Audrey Niffenegger’s THE TIME TRAVELER’S WIFE is the story of chronologically displaced Henry DeTamble, who, without warning, finds himself dislocated in time, sometimes ending up in his past, other times in his future. It’s also the story of Clare, Henry’s long-suffering wife and soul mate. Written from Clare’s and Henry’s first person POVs, the story chronicles the effects of Henry’s time travel, his unpredictable and sometimes harrowing appearances and disappearances, on their relationship. Beautifully written and unique, the tale is above all else a love story, and that said, not really my preferred reading. While I enjoyed THE TIME TRAVELER’S WIFE, I favor Niffenegger’s second book, HER FEARFUL SYMMETRY, which is darker and quirkier.
Kathryn Stockett’s THE HELP, set in 1962 Mississippi, is about three women, two African-American maids and a young white socialite, who team up to write an anonymous tell-all book about “the help,” a decision that ends up putting them all at risk. I spent a lot of time avoiding THE HELP, but when it came in at the library after an eight month wait, I decided to give it a go. Much to my surprise, I loved its compelling characters and tight well-told story. On the downside, Stockett has taken a lot of heat for her use of dialect in the book. Was it racist? Did she have the right to speak for a black servant? That such questions always end up dividing us instead of initiating dialogue makes me unbearably sad.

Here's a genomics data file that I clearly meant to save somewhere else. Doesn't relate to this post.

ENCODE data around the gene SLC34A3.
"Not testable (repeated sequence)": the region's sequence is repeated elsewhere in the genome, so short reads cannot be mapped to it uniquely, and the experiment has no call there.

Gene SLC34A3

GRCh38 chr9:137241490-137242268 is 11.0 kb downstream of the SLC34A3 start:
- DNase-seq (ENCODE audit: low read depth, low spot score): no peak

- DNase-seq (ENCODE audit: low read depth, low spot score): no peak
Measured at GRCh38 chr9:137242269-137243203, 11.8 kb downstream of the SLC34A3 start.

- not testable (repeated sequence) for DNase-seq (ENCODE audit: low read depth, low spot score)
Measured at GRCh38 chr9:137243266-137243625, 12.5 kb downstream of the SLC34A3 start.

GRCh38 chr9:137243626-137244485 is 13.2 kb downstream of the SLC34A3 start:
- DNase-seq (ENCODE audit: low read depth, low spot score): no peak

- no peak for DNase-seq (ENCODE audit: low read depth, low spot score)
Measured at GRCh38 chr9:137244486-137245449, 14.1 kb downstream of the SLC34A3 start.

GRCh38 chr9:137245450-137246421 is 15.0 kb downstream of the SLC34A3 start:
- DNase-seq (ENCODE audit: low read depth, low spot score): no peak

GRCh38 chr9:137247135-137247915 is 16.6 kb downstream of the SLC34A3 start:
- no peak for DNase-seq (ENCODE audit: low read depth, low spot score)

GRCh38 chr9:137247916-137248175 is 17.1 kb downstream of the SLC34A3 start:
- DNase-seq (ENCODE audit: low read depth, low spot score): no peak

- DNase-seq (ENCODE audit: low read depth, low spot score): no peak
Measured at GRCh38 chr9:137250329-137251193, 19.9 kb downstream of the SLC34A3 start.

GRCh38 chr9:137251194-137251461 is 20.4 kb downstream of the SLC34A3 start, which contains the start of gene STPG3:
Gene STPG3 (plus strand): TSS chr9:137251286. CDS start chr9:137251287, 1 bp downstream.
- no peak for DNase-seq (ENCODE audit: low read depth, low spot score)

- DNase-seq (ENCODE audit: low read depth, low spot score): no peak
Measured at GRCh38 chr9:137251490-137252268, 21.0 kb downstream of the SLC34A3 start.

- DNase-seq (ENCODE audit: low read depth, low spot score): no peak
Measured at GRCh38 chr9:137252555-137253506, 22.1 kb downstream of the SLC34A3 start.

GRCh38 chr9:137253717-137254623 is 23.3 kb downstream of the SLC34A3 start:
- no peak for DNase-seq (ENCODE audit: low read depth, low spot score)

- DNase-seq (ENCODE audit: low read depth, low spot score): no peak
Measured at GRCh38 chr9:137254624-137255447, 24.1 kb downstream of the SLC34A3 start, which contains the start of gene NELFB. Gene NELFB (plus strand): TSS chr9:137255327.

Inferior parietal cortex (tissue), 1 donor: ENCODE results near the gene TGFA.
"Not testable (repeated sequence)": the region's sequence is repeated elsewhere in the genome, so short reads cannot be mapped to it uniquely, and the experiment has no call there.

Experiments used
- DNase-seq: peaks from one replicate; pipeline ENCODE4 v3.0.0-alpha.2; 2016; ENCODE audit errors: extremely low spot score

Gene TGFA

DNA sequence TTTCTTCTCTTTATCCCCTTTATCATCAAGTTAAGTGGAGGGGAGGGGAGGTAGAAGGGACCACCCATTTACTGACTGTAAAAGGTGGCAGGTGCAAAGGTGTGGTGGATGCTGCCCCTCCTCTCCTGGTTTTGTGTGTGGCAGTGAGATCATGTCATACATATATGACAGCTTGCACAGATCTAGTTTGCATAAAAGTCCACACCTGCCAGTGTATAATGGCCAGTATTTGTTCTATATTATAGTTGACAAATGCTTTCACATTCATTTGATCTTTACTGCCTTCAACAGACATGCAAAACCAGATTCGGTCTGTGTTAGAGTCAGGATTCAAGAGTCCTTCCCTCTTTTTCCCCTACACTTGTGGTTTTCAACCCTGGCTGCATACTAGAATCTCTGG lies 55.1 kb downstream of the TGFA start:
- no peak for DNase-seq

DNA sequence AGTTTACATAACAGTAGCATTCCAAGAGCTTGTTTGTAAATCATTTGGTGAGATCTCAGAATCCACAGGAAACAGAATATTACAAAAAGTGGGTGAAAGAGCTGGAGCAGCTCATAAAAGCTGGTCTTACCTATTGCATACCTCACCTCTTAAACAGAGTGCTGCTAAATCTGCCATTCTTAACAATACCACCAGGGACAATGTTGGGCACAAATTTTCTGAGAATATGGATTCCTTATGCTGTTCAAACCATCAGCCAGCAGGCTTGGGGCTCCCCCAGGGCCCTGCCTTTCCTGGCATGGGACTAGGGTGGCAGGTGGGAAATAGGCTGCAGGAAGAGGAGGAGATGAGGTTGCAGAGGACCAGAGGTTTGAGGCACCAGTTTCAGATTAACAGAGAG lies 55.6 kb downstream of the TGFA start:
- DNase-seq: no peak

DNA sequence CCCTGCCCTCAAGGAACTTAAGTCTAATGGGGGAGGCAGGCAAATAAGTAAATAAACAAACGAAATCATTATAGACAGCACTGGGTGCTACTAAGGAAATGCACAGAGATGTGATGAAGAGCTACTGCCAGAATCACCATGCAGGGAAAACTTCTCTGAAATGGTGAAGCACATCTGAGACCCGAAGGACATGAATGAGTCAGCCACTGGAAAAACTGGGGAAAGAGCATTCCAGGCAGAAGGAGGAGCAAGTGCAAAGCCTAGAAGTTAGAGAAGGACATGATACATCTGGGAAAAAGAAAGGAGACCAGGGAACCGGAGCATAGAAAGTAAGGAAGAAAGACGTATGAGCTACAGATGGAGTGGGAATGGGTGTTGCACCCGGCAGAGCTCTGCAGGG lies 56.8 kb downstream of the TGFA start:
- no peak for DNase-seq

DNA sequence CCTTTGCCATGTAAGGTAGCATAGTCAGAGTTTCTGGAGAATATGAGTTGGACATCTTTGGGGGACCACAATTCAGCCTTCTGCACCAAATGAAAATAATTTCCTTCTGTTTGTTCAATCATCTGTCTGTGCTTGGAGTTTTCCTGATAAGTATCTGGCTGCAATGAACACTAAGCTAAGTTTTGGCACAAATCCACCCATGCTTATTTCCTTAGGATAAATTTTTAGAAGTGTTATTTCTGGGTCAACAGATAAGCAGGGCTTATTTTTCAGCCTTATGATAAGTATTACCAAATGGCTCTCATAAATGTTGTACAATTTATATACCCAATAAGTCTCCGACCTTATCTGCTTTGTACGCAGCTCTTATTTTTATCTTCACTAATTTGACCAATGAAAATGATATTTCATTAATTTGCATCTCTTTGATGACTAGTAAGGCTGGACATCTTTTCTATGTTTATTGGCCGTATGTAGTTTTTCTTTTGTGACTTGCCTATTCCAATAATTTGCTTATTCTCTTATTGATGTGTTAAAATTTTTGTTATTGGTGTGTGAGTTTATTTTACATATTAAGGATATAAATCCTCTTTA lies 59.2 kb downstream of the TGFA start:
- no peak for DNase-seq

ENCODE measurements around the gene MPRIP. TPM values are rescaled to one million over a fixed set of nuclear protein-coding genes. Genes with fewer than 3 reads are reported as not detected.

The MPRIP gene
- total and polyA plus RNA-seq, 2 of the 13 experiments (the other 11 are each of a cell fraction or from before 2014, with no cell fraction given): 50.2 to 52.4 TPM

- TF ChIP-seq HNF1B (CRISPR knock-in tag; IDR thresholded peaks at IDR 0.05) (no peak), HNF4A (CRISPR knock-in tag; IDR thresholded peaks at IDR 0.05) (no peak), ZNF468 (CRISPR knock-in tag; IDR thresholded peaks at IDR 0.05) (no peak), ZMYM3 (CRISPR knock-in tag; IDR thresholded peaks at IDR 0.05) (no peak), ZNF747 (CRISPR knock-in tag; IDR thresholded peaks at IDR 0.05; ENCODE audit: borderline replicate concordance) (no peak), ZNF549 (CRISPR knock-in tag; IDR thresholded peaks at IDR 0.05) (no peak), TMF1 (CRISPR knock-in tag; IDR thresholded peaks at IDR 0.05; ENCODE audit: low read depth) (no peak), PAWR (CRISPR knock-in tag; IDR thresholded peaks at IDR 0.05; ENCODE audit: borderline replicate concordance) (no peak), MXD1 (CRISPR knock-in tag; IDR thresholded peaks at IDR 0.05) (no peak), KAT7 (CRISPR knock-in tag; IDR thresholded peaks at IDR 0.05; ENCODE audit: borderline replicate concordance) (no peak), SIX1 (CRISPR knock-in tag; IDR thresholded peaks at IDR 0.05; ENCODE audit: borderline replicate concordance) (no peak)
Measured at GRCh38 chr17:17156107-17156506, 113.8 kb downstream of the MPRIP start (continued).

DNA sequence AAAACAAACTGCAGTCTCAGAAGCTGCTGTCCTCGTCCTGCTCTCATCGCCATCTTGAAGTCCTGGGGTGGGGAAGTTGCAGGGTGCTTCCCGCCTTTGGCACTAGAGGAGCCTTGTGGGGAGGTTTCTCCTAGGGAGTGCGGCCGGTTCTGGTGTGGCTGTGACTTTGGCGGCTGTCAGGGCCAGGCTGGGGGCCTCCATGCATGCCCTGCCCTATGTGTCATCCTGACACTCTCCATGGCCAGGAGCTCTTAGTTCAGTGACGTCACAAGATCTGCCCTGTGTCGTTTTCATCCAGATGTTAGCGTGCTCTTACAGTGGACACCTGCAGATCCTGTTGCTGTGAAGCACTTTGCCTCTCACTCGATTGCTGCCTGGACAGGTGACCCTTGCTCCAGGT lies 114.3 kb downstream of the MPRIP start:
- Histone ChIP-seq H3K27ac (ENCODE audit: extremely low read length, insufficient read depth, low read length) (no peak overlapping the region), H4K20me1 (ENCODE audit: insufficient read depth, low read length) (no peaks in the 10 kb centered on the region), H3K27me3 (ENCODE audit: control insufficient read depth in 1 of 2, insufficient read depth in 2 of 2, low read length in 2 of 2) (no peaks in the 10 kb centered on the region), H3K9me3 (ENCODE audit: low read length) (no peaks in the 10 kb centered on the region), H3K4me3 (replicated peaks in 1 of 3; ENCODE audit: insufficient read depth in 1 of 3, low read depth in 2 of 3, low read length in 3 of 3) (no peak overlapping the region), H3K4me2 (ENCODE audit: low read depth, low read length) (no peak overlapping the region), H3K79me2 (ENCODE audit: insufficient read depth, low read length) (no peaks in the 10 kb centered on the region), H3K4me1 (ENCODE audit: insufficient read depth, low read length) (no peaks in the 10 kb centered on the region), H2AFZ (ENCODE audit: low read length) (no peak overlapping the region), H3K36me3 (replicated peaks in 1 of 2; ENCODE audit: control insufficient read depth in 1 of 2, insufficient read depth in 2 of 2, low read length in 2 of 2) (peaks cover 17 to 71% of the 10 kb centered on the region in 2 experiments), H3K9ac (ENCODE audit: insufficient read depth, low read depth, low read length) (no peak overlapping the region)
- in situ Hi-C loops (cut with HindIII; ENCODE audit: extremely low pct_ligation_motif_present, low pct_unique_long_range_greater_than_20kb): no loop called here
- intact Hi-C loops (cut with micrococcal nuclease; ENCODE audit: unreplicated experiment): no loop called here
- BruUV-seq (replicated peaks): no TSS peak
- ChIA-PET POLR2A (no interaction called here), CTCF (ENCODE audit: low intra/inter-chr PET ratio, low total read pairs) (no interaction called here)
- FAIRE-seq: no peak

Final book of the month is ROOM, by Emma Donoghue. ROOM is written from the POV of five-year old Jack. Jack was born into and has lived his entire life in a space he calls “Room,” an 11 x 11 shed where he and his mother are held captive. For Jack, Room is his world. But for Ma, Room is a prison. When she formulates a plan for their escape, neither she nor her son is prepared for the consequences. Despite the disturbing subject matter, Jack’s brilliantly clear voice, Ma’s love, courage and determination to create a life for her son within the four walls of Room, and the resilience of the child-parent bond all work to make ROOM an extraordinary novel. The story is haunting and original, the writing compassionate. Highly recommended.